The study of the history of working-class life in America underwent a major transformation in the 1970s. Moving beyond labor history’s earlier institutional paradigm, with its focus on union structures and leaders, the New Labor History expanded its reach into new territories of working-class culture and community, to the point that the field today is generally referred to as Labor and Working-Class History.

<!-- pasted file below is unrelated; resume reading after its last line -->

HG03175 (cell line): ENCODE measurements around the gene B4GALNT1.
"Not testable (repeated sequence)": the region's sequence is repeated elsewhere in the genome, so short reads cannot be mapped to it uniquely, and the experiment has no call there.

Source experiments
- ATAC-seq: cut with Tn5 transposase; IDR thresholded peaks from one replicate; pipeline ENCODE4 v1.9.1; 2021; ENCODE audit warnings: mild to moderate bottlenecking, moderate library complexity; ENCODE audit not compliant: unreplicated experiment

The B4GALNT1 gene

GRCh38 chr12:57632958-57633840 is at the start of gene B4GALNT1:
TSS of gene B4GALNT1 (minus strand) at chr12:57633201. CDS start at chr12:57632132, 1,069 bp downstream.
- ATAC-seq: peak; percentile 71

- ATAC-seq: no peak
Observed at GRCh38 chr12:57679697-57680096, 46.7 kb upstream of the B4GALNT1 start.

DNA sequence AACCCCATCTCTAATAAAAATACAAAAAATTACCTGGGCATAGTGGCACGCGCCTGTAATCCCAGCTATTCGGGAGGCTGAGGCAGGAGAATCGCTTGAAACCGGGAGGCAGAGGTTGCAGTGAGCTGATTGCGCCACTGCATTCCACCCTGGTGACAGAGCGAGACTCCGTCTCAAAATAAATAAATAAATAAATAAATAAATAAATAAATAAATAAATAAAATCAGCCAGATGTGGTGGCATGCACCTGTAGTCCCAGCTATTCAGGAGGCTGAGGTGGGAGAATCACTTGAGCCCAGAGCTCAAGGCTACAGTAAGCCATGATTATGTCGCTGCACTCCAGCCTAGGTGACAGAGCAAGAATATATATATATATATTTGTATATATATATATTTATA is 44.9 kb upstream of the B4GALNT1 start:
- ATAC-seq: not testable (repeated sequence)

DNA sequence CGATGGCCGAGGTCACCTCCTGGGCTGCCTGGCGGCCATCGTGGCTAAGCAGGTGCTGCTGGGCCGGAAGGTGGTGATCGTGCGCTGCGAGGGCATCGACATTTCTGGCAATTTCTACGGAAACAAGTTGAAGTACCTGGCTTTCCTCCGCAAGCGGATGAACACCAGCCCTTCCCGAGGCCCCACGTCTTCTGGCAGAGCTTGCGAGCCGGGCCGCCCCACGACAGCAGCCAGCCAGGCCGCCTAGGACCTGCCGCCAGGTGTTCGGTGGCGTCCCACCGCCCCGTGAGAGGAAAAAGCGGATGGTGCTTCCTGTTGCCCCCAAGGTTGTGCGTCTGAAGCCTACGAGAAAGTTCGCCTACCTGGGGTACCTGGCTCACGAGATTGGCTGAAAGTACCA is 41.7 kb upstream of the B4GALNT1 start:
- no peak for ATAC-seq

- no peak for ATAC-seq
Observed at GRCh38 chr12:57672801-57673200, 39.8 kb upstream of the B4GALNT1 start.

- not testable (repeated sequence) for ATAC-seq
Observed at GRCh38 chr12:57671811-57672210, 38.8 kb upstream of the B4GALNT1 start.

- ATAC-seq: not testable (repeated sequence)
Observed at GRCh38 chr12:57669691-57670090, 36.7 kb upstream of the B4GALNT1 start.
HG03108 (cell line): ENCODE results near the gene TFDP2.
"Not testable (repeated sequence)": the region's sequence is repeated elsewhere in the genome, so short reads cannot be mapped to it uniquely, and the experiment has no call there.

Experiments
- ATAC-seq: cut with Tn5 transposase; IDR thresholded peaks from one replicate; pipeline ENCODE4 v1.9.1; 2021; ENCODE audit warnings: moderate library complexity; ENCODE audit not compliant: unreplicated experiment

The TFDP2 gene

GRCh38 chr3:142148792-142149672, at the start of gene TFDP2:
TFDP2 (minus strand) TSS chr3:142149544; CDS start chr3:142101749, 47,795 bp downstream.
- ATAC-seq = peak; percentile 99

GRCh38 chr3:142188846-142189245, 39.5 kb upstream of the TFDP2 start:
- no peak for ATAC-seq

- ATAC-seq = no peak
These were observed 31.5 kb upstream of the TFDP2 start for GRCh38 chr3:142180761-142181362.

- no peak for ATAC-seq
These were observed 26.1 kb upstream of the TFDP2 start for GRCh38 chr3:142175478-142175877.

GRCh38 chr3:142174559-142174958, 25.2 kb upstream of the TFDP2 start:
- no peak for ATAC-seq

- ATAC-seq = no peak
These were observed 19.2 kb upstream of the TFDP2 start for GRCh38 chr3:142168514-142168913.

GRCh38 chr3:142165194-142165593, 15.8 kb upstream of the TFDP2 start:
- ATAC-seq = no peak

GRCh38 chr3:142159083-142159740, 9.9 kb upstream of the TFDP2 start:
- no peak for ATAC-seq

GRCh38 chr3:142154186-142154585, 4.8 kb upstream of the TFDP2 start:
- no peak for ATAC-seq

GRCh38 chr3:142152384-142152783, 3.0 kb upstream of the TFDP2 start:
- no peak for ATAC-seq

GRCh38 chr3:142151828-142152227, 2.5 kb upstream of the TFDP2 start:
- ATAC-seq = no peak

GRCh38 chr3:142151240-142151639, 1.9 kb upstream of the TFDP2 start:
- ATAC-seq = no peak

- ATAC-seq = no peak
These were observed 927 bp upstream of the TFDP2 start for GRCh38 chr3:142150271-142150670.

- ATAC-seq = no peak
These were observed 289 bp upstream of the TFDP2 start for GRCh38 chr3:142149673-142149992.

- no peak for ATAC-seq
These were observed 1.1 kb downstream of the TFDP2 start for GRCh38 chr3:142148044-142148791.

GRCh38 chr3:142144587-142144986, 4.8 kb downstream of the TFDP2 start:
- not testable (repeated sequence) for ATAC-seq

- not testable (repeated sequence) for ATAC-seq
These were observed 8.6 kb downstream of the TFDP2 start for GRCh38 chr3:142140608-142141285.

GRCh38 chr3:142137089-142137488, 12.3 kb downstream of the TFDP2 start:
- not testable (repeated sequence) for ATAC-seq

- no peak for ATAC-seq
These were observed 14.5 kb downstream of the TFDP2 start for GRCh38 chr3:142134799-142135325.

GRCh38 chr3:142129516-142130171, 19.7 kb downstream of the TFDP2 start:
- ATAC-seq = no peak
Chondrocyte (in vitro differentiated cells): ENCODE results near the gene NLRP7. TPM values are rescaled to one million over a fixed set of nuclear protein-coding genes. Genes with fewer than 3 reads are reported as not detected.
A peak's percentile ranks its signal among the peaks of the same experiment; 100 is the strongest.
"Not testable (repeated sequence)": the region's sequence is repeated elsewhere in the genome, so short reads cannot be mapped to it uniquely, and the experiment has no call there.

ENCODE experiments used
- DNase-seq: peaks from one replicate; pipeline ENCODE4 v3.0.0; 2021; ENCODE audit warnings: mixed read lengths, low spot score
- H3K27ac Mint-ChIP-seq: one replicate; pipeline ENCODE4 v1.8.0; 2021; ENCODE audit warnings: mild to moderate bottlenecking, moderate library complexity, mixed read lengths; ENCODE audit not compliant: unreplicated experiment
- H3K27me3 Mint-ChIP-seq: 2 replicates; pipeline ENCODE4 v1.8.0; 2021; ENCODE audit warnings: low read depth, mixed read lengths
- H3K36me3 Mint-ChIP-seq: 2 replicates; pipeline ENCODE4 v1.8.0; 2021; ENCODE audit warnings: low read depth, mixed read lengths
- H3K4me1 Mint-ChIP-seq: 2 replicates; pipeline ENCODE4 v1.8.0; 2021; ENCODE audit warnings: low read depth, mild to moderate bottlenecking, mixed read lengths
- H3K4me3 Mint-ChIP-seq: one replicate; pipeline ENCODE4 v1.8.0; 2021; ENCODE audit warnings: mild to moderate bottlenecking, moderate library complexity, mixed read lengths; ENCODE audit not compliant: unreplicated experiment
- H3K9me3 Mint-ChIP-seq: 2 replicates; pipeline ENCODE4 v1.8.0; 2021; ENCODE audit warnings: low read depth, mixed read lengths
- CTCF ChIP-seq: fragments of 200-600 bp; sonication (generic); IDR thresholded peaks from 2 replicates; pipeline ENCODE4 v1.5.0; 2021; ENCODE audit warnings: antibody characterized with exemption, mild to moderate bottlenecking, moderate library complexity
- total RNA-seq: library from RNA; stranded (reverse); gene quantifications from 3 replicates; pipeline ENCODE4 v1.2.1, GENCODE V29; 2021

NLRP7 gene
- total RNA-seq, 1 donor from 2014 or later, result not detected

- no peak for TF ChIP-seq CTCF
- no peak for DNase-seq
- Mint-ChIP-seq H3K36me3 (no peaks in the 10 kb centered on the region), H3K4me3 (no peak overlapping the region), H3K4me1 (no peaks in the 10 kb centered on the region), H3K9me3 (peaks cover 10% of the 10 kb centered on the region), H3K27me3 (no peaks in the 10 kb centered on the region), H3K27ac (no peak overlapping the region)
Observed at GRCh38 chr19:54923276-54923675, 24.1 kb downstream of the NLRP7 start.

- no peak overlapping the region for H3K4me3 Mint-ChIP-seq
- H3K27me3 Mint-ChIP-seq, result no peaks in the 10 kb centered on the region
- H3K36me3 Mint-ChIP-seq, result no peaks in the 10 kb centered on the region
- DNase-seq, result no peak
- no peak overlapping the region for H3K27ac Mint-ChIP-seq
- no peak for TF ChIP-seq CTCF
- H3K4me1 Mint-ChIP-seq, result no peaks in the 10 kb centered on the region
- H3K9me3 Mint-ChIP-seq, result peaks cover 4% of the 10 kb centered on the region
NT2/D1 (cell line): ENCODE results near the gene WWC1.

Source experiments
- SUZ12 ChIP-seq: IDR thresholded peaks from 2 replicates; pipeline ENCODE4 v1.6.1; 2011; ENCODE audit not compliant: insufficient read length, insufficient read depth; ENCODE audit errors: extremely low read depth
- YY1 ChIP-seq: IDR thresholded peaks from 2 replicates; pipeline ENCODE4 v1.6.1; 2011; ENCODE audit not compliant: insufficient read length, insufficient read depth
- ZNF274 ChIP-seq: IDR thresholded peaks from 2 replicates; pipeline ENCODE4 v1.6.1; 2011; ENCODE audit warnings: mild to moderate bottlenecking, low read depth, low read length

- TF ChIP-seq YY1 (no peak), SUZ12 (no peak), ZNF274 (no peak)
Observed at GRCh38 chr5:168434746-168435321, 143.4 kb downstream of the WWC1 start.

Working People of Philadelphia is a salient example of work that pushed the traditional boundaries of labor history. In it, Bruce Laurie explores the complexities of working-class life in antebellum Philadelphia beyond memberships in institutions or unions. He illuminates a period of working-class history that is relatively little understood, examining both formal and informal activities derived from traditions and experiences outside the orbit of industrialization and analyzing the role played by the diversity of cultural lifestyles. As such, Working People of Philadelphia is both an important labor history and a major contribution to the history of Philadelphia.